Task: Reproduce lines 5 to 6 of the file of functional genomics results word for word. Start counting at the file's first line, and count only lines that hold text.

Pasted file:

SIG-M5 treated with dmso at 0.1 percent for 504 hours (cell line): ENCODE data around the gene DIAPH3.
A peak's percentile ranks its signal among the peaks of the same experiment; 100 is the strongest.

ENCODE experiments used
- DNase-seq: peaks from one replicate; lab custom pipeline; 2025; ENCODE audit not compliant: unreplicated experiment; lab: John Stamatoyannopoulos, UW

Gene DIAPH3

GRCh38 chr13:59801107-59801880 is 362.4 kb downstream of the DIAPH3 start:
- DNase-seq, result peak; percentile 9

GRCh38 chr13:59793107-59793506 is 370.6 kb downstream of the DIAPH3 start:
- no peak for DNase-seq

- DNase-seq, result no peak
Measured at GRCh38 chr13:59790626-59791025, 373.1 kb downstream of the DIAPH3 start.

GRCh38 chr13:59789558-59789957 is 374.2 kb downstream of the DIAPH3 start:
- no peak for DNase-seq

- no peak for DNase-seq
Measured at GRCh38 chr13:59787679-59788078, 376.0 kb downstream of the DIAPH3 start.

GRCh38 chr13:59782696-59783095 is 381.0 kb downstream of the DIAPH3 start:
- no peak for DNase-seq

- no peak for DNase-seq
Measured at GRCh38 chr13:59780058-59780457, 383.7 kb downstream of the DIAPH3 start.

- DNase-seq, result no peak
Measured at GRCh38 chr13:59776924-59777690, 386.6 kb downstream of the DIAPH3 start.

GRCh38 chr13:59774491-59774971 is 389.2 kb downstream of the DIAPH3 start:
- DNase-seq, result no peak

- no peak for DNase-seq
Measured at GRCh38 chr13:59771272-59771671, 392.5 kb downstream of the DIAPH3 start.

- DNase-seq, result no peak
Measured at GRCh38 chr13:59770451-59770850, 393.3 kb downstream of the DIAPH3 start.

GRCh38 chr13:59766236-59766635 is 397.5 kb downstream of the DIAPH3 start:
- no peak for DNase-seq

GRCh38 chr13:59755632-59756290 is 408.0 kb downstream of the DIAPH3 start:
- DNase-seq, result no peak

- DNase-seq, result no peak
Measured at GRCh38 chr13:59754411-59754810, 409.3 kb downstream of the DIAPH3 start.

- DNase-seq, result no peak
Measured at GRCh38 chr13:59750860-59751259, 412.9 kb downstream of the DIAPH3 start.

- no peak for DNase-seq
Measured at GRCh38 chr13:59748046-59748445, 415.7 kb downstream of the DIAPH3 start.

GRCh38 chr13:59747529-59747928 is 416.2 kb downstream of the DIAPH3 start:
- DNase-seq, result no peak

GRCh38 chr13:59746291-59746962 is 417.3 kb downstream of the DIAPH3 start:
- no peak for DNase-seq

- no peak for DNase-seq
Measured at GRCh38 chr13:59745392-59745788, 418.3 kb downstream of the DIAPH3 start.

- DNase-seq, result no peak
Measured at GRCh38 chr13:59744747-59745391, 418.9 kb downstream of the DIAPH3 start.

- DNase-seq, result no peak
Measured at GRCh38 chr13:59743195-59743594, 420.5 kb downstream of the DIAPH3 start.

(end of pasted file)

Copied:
Gene DIAPH3

GRCh38 chr13:59801107-59801880 is 362.4 kb downstream of the DIAPH3 start: